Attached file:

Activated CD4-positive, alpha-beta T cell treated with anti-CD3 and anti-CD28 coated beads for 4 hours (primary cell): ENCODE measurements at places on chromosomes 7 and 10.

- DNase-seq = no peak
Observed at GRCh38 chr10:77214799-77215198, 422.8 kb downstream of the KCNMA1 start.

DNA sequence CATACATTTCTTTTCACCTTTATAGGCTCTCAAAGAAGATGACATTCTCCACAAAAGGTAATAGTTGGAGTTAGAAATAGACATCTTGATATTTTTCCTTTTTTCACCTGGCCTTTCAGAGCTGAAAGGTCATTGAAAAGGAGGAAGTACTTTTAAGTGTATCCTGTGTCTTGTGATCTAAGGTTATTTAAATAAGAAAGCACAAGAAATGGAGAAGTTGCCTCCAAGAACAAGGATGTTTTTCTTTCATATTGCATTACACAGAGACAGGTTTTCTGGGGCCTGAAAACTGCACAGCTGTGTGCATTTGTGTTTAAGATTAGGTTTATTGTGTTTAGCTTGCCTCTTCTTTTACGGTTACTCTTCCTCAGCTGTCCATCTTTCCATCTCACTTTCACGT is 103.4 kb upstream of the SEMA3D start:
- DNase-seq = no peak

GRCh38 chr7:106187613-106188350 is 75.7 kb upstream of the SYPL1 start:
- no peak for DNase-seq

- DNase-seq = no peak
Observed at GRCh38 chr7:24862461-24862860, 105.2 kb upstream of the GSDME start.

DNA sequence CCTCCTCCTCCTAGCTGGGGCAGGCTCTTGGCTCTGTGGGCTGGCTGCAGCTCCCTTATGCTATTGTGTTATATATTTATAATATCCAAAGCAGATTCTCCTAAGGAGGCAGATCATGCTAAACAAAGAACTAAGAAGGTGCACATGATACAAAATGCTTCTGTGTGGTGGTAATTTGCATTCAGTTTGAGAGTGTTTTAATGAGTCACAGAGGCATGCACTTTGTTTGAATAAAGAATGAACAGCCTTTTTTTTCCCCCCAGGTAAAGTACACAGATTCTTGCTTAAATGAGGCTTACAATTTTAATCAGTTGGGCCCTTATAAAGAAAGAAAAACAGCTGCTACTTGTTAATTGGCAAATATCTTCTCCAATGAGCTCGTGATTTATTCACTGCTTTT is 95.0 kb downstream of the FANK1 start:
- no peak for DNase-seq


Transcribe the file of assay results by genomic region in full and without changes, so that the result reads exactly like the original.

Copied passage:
Activated CD4-positive, alpha-beta T cell treated with anti-CD3 and anti-CD28 coated beads for 4 hours (primary cell): ENCODE measurements at places on chromosomes 7 and 10.

- DNase-seq = no peak
Observed at GRCh38 chr10:77214799-77215198, 422.8 kb downstream of the KCNMA1 start.

DNA sequence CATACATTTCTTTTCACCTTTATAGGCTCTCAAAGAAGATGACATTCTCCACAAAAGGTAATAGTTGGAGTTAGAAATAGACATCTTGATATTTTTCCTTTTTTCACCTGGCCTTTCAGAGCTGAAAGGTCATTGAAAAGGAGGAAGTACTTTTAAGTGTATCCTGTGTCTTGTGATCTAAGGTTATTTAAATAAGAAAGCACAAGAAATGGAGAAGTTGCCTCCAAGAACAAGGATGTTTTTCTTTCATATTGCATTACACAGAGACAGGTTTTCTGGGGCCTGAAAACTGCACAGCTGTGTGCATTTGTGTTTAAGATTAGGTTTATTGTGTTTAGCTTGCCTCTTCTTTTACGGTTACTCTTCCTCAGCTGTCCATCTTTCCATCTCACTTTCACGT is 103.4 kb upstream of the SEMA3D start:
- DNase-seq = no peak

GRCh38 chr7:106187613-106188350 is 75.7 kb upstream of the SYPL1 start:
- no peak for DNase-seq

- DNase-seq = no peak
Observed at GRCh38 chr7:24862461-24862860, 105.2 kb upstream of the GSDME start.

DNA sequence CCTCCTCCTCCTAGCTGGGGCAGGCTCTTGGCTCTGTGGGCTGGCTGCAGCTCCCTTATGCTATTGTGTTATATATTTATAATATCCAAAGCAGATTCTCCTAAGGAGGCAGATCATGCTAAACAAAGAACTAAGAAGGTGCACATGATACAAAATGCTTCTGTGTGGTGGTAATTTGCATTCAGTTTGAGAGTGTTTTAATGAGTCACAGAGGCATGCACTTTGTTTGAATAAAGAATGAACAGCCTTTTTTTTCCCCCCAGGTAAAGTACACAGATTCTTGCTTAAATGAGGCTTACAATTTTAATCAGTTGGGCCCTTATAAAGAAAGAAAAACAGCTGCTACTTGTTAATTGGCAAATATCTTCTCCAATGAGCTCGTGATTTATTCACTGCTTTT is 95.0 kb downstream of the FANK1 start:
- no peak for DNase-seq